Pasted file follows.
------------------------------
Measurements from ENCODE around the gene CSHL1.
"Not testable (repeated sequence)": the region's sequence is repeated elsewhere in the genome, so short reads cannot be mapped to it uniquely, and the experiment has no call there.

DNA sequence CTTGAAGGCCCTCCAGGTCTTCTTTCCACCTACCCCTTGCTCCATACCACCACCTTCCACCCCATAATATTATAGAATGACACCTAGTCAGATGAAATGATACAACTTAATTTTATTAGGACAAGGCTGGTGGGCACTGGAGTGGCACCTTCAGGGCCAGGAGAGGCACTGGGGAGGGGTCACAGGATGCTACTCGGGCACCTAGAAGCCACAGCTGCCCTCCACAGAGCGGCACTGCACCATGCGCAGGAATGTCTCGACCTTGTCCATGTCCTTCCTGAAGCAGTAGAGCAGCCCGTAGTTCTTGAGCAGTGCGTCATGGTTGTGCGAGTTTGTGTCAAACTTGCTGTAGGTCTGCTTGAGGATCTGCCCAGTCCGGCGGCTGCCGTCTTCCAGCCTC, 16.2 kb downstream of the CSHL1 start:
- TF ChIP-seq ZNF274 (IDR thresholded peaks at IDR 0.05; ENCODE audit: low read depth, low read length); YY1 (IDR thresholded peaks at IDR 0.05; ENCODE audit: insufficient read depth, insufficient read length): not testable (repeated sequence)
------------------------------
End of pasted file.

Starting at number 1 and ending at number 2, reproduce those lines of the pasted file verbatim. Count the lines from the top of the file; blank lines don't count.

Measurements from ENCODE around the gene CSHL1.
"Not testable (repeated sequence)": the region's sequence is repeated elsewhere in the genome, so short reads cannot be mapped to it uniquely, and the experiment has no call there.